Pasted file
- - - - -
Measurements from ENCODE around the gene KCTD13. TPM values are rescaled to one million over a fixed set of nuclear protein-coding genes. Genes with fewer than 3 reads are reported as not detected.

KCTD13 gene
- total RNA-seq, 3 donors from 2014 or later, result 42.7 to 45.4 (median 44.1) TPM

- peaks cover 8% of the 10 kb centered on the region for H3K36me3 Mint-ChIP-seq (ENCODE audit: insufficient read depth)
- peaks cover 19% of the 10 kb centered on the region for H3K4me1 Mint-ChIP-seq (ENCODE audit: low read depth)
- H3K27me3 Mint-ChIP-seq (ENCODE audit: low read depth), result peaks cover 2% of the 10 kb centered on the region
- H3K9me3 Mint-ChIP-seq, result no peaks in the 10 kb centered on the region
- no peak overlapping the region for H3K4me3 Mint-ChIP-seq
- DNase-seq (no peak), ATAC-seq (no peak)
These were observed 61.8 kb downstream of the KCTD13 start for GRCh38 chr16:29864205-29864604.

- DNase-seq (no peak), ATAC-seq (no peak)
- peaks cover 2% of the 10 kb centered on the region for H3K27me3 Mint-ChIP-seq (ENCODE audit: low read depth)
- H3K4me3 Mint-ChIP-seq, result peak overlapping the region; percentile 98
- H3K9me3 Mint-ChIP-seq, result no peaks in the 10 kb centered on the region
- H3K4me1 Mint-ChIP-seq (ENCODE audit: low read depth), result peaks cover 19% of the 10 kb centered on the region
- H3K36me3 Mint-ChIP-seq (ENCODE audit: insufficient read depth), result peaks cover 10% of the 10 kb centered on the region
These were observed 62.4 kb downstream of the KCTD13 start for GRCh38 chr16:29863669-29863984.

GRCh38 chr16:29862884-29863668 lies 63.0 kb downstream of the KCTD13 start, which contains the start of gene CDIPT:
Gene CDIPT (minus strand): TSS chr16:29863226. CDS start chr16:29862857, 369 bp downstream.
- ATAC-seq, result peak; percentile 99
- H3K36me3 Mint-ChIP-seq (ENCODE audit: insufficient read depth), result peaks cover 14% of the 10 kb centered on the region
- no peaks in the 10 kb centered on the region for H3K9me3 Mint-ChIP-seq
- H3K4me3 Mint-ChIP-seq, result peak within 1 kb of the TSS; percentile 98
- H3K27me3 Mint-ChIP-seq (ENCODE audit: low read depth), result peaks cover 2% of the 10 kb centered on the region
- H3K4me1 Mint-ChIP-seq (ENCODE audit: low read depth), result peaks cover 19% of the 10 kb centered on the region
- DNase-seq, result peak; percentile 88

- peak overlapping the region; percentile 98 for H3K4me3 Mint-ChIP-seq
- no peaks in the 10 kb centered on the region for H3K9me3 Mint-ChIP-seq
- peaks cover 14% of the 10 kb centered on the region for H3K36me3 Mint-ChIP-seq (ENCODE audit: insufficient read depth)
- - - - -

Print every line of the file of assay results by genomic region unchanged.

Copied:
Measurements from ENCODE around the gene KCTD13. TPM values are rescaled to one million over a fixed set of nuclear protein-coding genes. Genes with fewer than 3 reads are reported as not detected.

KCTD13 gene
- total RNA-seq, 3 donors from 2014 or later, result 42.7 to 45.4 (median 44.1) TPM

- peaks cover 8% of the 10 kb centered on the region for H3K36me3 Mint-ChIP-seq (ENCODE audit: insufficient read depth)
- peaks cover 19% of the 10 kb centered on the region for H3K4me1 Mint-ChIP-seq (ENCODE audit: low read depth)
- H3K27me3 Mint-ChIP-seq (ENCODE audit: low read depth), result peaks cover 2% of the 10 kb centered on the region
- H3K9me3 Mint-ChIP-seq, result no peaks in the 10 kb centered on the region
- no peak overlapping the region for H3K4me3 Mint-ChIP-seq
- DNase-seq (no peak), ATAC-seq (no peak)
These were observed 61.8 kb downstream of the KCTD13 start for GRCh38 chr16:29864205-29864604.

- DNase-seq (no peak), ATAC-seq (no peak)
- peaks cover 2% of the 10 kb centered on the region for H3K27me3 Mint-ChIP-seq (ENCODE audit: low read depth)
- H3K4me3 Mint-ChIP-seq, result peak overlapping the region; percentile 98
- H3K9me3 Mint-ChIP-seq, result no peaks in the 10 kb centered on the region
- H3K4me1 Mint-ChIP-seq (ENCODE audit: low read depth), result peaks cover 19% of the 10 kb centered on the region
- H3K36me3 Mint-ChIP-seq (ENCODE audit: insufficient read depth), result peaks cover 10% of the 10 kb centered on the region
These were observed 62.4 kb downstream of the KCTD13 start for GRCh38 chr16:29863669-29863984.

GRCh38 chr16:29862884-29863668 lies 63.0 kb downstream of the KCTD13 start, which contains the start of gene CDIPT:
Gene CDIPT (minus strand): TSS chr16:29863226. CDS start chr16:29862857, 369 bp downstream.
- ATAC-seq, result peak; percentile 99
- H3K36me3 Mint-ChIP-seq (ENCODE audit: insufficient read depth), result peaks cover 14% of the 10 kb centered on the region
- no peaks in the 10 kb centered on the region for H3K9me3 Mint-ChIP-seq
- H3K4me3 Mint-ChIP-seq, result peak within 1 kb of the TSS; percentile 98
- H3K27me3 Mint-ChIP-seq (ENCODE audit: low read depth), result peaks cover 2% of the 10 kb centered on the region
- H3K4me1 Mint-ChIP-seq (ENCODE audit: low read depth), result peaks cover 19% of the 10 kb centered on the region
- DNase-seq, result peak; percentile 88

- peak overlapping the region; percentile 98 for H3K4me3 Mint-ChIP-seq
- no peaks in the 10 kb centered on the region for H3K9me3 Mint-ChIP-seq
- peaks cover 14% of the 10 kb centered on the region for H3K36me3 Mint-ChIP-seq (ENCODE audit: insufficient read depth)